What should the GH be in my Rain Water

CoryMaster151
  • #1
Hello everyone,

I am on rain water and do not have the availability to tap water. I have a few tanks and i do nothing to the water this includes water conditioner.
Recently i had a betta pass away and when using various different treating methods they did not seem to work. So i got told GH has a lot do with it (Minerals in the water) and both of my bettas died pretty much of the same age. Which is odd because i do a lot of maintenance and seem to do ok with fish keeping other fish which i have had for more than 2 years.
I got a result of 3dkh or 53.7ppm using the API GH test kit! Is this good or does it need to be dosed up a bit With the use of equilibrium? I have no idea of what I’m requiring & talking about with rain water…
What do bettas need to survive And fish in general With GH?

My KH is 2 dkh or 35.8 ppm

thanks heaps & i am really looking forward to some assistance.
CoryMaster
 

Advertisement
TClare
  • #2
I don't have much experience with bettas but I believe they like soft water, so maybe yours had some other issues? Our water is also untreated, comes from a mountain stream and has 1-2 GH, 0-1 KH and very low conductivity. I have not had a problem keeping soft water fish. If you want to keep rift lake or Central American cichlids or some livebearers and maybe rainbow fish it would be different, but if you keep soft water species you should be fine.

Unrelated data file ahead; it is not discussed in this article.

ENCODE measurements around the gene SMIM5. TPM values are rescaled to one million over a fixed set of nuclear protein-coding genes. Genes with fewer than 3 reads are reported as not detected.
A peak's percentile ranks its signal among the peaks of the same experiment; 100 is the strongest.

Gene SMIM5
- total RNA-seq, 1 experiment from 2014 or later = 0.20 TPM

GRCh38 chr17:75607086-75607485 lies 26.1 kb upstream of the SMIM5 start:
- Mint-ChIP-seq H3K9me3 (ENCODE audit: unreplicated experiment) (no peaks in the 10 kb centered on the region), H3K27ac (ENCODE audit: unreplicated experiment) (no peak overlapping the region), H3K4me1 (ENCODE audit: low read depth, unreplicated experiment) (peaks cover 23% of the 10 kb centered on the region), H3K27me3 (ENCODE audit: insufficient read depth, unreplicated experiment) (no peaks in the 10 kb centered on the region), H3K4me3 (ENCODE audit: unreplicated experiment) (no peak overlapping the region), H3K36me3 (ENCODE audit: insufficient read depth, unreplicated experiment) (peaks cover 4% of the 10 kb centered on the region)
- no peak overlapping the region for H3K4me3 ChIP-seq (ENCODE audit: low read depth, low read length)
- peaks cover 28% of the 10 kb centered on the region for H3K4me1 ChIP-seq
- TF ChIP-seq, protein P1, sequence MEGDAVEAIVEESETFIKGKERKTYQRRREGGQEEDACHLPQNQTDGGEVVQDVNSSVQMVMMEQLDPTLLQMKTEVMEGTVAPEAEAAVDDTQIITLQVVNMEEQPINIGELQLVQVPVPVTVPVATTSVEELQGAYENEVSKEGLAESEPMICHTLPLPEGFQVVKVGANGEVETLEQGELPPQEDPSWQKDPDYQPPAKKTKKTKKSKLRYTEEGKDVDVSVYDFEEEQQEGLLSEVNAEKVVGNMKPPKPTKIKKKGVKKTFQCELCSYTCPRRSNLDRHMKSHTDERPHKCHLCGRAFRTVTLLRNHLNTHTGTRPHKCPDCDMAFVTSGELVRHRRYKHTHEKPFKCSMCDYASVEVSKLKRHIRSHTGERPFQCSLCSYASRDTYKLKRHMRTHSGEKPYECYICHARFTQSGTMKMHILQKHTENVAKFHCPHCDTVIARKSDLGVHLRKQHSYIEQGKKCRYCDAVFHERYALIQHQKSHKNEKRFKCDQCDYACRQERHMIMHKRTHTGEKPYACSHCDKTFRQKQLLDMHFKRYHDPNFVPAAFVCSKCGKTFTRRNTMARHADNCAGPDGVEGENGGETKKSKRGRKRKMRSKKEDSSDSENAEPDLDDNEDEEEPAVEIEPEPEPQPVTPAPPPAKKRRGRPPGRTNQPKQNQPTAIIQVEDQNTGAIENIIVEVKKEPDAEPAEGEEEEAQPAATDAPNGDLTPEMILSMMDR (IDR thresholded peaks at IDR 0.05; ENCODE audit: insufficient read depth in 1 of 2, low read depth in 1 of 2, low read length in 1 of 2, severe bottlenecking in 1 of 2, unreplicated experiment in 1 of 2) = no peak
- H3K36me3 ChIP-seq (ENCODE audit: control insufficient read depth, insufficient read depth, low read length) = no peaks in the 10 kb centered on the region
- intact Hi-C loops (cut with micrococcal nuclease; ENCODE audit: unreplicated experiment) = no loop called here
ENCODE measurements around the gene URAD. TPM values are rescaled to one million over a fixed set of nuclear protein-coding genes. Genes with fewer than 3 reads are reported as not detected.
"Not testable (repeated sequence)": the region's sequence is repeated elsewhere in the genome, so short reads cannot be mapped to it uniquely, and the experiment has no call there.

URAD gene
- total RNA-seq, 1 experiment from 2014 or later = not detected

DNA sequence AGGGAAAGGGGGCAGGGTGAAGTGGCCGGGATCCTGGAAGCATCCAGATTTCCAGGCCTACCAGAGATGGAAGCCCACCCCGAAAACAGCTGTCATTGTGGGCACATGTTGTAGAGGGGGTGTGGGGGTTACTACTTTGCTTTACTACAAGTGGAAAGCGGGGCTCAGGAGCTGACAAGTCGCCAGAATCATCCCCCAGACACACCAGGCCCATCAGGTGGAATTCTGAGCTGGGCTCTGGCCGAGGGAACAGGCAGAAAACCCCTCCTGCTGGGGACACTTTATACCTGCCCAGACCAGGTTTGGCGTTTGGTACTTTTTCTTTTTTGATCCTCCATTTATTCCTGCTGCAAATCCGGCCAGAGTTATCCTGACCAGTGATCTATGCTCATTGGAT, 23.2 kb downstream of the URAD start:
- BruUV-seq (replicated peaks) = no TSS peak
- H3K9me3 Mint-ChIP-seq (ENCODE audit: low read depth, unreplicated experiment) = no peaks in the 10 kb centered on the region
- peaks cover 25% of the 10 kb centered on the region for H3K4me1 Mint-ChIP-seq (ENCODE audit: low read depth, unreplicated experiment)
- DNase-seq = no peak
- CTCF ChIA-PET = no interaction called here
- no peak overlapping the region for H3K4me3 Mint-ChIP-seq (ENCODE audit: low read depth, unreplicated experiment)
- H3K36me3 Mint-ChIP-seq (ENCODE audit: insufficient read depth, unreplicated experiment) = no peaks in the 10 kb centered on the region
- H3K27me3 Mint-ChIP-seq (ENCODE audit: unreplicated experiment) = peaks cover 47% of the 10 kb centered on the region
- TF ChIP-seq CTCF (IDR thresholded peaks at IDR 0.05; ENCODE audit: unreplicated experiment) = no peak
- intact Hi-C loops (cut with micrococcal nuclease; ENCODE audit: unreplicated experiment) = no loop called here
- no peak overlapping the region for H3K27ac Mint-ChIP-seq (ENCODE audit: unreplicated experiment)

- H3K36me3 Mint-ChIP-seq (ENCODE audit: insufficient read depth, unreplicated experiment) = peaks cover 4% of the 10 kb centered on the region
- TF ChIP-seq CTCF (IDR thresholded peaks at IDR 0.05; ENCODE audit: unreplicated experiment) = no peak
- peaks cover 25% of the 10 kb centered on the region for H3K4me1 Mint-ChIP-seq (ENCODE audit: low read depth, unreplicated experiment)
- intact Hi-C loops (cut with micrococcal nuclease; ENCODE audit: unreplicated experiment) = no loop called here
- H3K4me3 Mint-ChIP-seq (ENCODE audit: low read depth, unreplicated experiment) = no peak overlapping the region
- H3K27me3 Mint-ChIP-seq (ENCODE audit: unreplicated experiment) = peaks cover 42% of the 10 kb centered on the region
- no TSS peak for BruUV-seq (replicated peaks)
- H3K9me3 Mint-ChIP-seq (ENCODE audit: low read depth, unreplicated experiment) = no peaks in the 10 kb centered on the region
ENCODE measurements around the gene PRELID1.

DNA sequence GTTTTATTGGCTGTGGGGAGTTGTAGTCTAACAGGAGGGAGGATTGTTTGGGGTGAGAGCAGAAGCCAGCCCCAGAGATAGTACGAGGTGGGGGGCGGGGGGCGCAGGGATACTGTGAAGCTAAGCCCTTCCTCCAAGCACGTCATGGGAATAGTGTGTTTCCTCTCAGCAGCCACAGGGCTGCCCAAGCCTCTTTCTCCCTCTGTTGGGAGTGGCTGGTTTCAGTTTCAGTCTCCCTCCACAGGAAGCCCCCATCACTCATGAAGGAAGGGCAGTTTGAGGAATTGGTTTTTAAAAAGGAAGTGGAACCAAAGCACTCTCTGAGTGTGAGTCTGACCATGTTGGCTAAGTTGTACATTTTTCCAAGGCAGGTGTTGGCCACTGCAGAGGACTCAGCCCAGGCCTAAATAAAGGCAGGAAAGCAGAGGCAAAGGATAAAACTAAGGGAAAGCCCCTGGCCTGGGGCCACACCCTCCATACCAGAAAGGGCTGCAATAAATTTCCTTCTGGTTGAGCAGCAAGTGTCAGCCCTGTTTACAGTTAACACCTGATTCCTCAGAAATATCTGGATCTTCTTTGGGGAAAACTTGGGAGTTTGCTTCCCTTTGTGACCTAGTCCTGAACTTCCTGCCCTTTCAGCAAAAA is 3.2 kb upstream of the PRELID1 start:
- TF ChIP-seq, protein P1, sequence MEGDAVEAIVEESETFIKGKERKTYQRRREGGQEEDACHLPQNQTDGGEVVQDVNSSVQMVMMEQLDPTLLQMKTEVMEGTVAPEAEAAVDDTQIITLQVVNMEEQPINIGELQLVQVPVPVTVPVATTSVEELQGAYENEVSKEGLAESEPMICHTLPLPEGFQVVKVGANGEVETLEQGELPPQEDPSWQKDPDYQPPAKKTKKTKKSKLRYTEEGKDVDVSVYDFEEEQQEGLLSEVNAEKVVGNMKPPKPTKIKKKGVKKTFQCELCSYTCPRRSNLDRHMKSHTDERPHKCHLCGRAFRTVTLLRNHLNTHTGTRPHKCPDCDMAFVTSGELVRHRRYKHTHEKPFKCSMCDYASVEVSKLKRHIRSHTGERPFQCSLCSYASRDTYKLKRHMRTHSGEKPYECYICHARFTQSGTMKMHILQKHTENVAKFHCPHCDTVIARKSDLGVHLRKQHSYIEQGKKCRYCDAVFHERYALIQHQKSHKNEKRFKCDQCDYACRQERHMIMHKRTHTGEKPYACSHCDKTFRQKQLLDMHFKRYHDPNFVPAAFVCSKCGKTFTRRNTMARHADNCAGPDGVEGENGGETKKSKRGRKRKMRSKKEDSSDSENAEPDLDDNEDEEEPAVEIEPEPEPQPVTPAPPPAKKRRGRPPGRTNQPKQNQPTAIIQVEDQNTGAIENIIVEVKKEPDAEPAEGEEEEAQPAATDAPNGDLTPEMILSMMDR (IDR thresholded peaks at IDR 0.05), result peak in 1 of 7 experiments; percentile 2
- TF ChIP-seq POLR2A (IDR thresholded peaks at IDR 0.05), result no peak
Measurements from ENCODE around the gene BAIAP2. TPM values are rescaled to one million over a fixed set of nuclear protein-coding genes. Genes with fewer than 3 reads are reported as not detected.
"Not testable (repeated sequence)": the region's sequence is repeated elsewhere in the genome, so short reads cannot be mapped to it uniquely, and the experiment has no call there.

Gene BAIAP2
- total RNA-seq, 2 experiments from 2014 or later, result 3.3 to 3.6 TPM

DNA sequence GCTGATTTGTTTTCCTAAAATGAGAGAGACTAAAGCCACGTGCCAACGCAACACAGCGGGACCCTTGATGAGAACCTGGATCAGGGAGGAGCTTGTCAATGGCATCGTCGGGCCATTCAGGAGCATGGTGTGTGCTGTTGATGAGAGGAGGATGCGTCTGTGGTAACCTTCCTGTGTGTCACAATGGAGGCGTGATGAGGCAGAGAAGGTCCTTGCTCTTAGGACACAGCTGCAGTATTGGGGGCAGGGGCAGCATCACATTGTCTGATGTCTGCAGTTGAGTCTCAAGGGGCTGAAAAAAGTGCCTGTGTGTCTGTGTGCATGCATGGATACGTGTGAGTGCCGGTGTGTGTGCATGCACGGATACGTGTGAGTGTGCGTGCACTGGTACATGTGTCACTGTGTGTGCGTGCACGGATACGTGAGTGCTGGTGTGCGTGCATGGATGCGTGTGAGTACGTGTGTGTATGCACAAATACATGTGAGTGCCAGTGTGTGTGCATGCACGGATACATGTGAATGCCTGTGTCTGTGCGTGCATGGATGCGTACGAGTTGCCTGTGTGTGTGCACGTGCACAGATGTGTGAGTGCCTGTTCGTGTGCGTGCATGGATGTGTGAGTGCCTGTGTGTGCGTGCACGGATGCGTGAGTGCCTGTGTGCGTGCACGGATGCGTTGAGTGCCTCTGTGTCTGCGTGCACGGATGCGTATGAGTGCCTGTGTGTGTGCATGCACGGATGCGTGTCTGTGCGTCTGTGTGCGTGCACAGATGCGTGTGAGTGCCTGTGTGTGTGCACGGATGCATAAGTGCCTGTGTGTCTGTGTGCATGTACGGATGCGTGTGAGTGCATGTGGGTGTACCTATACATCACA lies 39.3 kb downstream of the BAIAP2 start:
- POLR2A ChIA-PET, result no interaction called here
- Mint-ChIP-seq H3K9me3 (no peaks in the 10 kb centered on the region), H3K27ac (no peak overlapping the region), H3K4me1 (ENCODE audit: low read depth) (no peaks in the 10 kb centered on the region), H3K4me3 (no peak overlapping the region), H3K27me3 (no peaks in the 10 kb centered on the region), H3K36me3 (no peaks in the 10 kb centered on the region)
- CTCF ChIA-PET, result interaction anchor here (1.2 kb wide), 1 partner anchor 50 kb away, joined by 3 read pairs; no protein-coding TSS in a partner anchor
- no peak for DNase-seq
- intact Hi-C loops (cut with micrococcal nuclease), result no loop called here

Advertisement
RayClem
  • #3
Betta are beautiful fish, but they have a rather short life span of 2-4 years in captivity. In many instances, fish sold in pet stores might already be 1 year old as it takes nearly that long for the fish to display their full adult coloration and finnage. Thus, do not be surprised if your betta do not live as long as some of your other fish.

Rain water is essentially the same as distilled water. The water evaporates near the ground, condenses in the clouds, and falls back to earth where you collect it. In some industrial areas, the rain can pick up contaminants from smokestacks, including acids. I do not know how much industry you have near Cuenca, so that might not be an issue.

I do not know if you have access to chemical additives in Ecuador to adjust GH. I used water purified by Reverse Osmosis in my aquariums, My source water would be quite similar to your rain water. I add a supplement called Equilibrium to the water I use for water changes to raise the GH.